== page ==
TAMPA - Will Darnall Jr. is a 13-year-old pitcher who has played baseball since he was 3-years-old.
"I just fell in love with the game,” said Darnall.
12-year-old pitcher Aaron Cohn, who is the son of ABC investigator Alan Cohn, started throwing at age 5.
Both have high school and college baseball in their line of sight, along with bigger dreams.
These two boys represent so many young boys playing ball year round in Florida, but one of these teens is making news -- and not for a reason he's happy about. He's part of a growing trend in young baseball pitchers -- kids getting serious surgery originally intended for major leaguers.
Will Darnall is Will’s father and biggest supporter.
“He's always in a lot of pain this time last year, going into the fall, because the muscles, bones, tendons could never really catch up. He always seemed out of whack," Darnall said.
Darnall said his son grew six inches in one year, but admits Will Jr. played through the pain until a couple of serious injuries sidelined him. One required a well know surgery.
Dr. Koco Eaton is the orthopedic surgeon for the Tampa Bay Rays.
“What we're going to do this morning is actually reconstruct this ligament along the inside part of the elbow," he said.
Dr. Eaton determined Will Jr. had torn a ligament called the ulnar collateral ligament or the UCL.
The procedure to fix it has been dubbed "Tommy John" surgery after the successful Major League pitcher who was the first person to ever have the surgery.
“The stresses that are applied into the inside part of the elbow when a young pitcher’s throwing are considerable," said Dr. Eaton. "The main ligament along the inside part of the elbow is this ligament right here which has been commonly referred to as the Tommy John ligament. The problem is that when someone is throwing a baseball hard, seventy pounds of pressure is generated across the inside part of the elbow joint. This ligament can only withstand thirty-five pounds of pressure. So the miracle is that this ligament doesn't get torn every single time a young baseball player throws the ball hard.”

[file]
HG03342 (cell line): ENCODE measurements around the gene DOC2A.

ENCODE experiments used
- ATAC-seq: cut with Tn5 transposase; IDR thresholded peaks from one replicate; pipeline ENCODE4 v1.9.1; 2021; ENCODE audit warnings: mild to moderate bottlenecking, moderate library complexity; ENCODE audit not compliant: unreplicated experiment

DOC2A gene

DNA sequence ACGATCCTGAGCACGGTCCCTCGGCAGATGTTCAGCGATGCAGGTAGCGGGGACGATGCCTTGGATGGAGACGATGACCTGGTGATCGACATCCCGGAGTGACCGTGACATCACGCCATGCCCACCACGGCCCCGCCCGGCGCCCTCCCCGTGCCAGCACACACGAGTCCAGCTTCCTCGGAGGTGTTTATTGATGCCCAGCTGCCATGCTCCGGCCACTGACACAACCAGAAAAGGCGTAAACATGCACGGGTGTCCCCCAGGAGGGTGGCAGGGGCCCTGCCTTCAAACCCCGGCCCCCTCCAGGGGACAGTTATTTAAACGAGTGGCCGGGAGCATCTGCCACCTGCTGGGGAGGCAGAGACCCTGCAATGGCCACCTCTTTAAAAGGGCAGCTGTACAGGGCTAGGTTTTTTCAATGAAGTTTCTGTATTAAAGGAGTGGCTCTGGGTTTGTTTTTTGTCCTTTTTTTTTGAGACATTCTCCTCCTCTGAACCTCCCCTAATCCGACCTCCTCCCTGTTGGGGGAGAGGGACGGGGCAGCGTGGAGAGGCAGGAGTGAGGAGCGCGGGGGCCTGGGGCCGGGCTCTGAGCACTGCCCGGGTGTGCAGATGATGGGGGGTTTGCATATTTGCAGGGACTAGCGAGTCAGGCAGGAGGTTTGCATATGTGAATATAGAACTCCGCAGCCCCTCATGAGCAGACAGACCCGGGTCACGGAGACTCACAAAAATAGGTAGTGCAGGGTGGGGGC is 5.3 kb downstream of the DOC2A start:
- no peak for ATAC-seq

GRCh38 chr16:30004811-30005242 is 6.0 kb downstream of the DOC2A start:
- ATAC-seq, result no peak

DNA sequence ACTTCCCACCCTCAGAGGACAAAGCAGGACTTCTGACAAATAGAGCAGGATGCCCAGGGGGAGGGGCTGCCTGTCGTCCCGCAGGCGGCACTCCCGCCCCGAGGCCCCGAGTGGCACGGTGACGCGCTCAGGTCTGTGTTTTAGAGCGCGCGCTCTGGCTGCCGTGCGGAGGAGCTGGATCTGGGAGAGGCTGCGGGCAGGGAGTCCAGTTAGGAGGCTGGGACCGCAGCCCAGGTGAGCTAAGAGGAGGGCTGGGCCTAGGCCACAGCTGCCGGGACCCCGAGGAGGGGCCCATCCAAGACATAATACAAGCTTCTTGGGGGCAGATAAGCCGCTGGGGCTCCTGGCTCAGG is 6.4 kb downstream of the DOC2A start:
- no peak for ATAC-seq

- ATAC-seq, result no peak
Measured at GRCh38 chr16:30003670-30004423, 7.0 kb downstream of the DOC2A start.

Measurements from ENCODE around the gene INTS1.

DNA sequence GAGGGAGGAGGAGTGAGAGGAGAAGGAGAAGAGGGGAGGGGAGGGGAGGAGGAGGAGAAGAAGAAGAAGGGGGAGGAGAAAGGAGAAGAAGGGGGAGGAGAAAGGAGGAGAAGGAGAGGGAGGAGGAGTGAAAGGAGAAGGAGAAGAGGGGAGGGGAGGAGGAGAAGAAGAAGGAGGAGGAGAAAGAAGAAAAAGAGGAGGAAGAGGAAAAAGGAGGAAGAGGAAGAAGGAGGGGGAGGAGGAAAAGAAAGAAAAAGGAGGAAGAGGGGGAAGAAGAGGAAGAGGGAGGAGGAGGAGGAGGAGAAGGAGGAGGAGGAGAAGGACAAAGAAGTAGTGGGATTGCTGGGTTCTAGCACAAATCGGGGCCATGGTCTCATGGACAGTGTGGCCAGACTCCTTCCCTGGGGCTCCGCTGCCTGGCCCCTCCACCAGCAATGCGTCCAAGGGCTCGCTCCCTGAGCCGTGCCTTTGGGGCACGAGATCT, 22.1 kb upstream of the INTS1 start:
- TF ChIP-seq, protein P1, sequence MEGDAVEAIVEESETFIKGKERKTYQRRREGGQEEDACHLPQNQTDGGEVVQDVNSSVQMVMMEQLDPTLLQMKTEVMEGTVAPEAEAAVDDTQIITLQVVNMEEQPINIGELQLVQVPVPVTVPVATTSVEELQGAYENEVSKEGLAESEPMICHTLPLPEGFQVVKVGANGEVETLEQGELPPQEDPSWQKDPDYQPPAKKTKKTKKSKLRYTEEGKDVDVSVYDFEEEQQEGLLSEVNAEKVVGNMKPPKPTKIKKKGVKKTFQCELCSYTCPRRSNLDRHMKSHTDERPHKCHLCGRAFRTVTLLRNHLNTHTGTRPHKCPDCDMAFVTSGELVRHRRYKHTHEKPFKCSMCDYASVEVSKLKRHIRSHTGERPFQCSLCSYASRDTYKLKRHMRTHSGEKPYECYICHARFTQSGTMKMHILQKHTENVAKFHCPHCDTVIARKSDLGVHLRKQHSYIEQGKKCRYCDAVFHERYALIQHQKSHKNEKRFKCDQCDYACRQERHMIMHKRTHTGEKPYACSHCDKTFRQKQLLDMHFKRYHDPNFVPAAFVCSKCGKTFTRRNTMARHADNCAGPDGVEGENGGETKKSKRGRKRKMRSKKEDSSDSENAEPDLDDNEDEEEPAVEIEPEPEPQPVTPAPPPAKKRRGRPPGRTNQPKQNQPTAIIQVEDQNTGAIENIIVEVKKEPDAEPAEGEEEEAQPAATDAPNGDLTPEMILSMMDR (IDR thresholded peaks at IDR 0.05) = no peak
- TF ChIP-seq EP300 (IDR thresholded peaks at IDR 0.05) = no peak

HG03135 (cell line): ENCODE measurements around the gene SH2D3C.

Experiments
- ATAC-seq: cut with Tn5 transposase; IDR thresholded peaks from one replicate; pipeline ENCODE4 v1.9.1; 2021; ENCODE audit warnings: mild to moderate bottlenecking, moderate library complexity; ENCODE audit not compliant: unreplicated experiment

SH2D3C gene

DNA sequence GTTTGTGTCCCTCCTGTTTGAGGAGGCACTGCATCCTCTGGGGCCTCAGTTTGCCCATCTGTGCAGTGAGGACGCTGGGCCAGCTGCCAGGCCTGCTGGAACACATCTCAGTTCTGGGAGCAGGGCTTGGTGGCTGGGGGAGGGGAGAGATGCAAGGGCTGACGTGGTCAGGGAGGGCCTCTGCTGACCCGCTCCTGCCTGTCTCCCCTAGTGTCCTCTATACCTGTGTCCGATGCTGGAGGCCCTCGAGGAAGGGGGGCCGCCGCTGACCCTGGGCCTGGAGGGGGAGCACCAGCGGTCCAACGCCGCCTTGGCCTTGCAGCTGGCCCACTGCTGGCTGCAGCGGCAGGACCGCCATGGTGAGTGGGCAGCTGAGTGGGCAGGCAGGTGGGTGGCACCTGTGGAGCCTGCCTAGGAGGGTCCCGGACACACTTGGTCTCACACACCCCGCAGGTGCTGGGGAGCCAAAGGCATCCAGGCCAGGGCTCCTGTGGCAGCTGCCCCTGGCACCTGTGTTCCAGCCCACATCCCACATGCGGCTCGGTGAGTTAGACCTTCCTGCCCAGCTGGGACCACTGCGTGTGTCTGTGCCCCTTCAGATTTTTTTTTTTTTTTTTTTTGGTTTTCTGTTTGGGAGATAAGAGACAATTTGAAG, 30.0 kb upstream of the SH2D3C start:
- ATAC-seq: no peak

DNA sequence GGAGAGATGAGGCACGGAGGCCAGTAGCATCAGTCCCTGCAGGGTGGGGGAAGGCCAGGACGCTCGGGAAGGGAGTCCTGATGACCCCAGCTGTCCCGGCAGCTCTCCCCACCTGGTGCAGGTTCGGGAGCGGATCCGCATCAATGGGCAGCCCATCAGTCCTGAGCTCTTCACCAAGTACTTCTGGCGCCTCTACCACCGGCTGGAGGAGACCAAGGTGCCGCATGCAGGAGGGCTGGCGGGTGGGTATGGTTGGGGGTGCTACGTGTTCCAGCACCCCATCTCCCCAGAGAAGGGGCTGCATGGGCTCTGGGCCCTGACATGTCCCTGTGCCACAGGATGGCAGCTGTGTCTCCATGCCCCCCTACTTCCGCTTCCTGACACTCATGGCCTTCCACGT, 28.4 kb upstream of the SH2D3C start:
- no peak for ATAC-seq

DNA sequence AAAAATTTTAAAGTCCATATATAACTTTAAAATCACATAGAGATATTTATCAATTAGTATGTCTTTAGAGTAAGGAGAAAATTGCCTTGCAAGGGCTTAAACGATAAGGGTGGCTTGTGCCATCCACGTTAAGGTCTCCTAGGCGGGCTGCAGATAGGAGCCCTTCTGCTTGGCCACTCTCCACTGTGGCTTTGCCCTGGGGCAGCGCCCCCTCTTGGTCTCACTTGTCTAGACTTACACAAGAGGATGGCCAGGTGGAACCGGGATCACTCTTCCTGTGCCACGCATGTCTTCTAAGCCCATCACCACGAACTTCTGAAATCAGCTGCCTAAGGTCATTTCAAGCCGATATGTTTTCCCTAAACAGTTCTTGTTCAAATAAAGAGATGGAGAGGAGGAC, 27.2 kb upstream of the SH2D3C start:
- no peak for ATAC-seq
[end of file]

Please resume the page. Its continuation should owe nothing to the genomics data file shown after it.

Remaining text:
A study released in July during the American Orthopedic Society for Sports Medicine's annual meeting reported 83 percent of athletes who had the Tommy John surgery returned to the same level of play or even better.
The study also found that more and more young athletes are in need of and getting the surgery. Experts speculate it’s for the following reasons: year round play, over use of young throwing arms and kids playing on too many different teams at the same time.
”I don’t like it personally," said Aaron's coach, Ed Thinger. "I mean I watch James Shields of the Rays. He goes out on spring training his first day and he's throwing 35 pitches and we see kids out here throwing 50, 60, and 80 pitches the first day."
So how does Aaron's coach keep him from suffering Will's fate?
“I try not to go over three innings for most pitchers," he said. "We limit the amount of pitching they do during the week."
Still ethical questions linger -- are we pushing our kids too hard - and in doing so, risking their future? Will Sr. thinks maybe so.
“I can just see it, kids pitching constantly and when they're tired. And the managers aren’t thinking down the road. These kids want to play pro ball, they want to go to college. Little League managers want to win today. They want that trophy on the mantle today. They'll run your kid out there every chance they get. 75 pitches - 80 pitches depending on the age level. There's going to be no shortage of children, and I hate to say it, children not even young adults really, ending up in the Operating room because of the overuse of baseball."
There are risks to the Tommy John surgery including the risk of nerve injury. For more information on Dr. Eaton and Tommy John surgery:
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